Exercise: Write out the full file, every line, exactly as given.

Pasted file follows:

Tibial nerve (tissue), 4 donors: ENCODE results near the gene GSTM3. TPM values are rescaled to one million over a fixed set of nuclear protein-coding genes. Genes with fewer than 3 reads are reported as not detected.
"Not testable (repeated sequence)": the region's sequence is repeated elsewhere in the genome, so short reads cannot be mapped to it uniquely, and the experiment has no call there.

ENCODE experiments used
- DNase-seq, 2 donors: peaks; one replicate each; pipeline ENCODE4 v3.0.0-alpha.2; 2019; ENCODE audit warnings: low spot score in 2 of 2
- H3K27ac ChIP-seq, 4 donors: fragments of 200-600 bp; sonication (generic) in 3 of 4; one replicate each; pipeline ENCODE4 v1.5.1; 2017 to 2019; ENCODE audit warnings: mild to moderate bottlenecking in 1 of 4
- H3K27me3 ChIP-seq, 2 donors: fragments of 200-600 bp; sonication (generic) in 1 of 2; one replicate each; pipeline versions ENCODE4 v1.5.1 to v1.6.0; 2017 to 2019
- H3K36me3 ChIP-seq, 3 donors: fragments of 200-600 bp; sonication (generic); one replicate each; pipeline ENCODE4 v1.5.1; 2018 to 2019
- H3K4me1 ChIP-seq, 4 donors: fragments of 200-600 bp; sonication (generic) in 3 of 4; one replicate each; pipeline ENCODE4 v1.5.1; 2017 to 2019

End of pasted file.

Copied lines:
Tibial nerve (tissue), 4 donors: ENCODE results near the gene GSTM3. TPM values are rescaled to one million over a fixed set of nuclear protein-coding genes. Genes with fewer than 3 reads are reported as not detected.
"Not testable (repeated sequence)": the region's sequence is repeated elsewhere in the genome, so short reads cannot be mapped to it uniquely, and the experiment has no call there.

ENCODE experiments used
- DNase-seq, 2 donors: peaks; one replicate each; pipeline ENCODE4 v3.0.0-alpha.2; 2019; ENCODE audit warnings: low spot score in 2 of 2
- H3K27ac ChIP-seq, 4 donors: fragments of 200-600 bp; sonication (generic) in 3 of 4; one replicate each; pipeline ENCODE4 v1.5.1; 2017 to 2019; ENCODE audit warnings: mild to moderate bottlenecking in 1 of 4
- H3K27me3 ChIP-seq, 2 donors: fragments of 200-600 bp; sonication (generic) in 1 of 2; one replicate each; pipeline versions ENCODE4 v1.5.1 to v1.6.0; 2017 to 2019
- H3K36me3 ChIP-seq, 3 donors: fragments of 200-600 bp; sonication (generic); one replicate each; pipeline ENCODE4 v1.5.1; 2018 to 2019
- H3K4me1 ChIP-seq, 4 donors: fragments of 200-600 bp; sonication (generic) in 3 of 4; one replicate each; pipeline ENCODE4 v1.5.1; 2017 to 2019